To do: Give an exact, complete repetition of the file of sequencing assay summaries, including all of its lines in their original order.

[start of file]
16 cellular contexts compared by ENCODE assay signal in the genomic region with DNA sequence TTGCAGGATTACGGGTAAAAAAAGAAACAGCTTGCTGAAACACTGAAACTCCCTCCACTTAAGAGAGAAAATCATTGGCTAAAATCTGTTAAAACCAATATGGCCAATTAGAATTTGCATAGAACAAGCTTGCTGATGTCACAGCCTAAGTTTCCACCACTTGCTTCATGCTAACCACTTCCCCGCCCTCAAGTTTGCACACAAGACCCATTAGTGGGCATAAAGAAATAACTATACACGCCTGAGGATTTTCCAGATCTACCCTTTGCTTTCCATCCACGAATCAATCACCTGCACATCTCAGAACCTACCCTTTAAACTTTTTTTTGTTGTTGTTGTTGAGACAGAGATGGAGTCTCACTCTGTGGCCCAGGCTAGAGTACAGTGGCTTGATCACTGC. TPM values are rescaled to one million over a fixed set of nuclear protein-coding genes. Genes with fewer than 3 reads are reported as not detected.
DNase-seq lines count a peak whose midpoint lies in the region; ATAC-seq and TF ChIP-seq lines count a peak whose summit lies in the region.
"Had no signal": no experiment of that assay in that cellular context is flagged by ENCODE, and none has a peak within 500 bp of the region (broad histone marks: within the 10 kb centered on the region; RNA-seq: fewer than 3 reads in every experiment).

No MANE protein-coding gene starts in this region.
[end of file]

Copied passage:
16 cellular contexts compared by ENCODE assay signal in the genomic region with DNA sequence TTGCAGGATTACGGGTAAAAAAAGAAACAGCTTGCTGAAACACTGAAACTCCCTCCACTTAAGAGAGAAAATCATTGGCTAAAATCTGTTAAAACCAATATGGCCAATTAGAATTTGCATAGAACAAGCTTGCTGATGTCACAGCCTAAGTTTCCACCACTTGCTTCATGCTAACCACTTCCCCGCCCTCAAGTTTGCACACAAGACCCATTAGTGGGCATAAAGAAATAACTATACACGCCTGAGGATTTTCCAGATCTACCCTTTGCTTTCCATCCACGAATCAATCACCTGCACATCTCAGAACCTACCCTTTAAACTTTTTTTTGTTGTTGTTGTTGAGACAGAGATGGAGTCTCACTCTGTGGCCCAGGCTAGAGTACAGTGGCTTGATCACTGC. TPM values are rescaled to one million over a fixed set of nuclear protein-coding genes. Genes with fewer than 3 reads are reported as not detected.
DNase-seq lines count a peak whose midpoint lies in the region; ATAC-seq and TF ChIP-seq lines count a peak whose summit lies in the region.
"Had no signal": no experiment of that assay in that cellular context is flagged by ENCODE, and none has a peak within 500 bp of the region (broad histone marks: within the 10 kb centered on the region; RNA-seq: fewer than 3 reads in every experiment).

No MANE protein-coding gene starts in this region.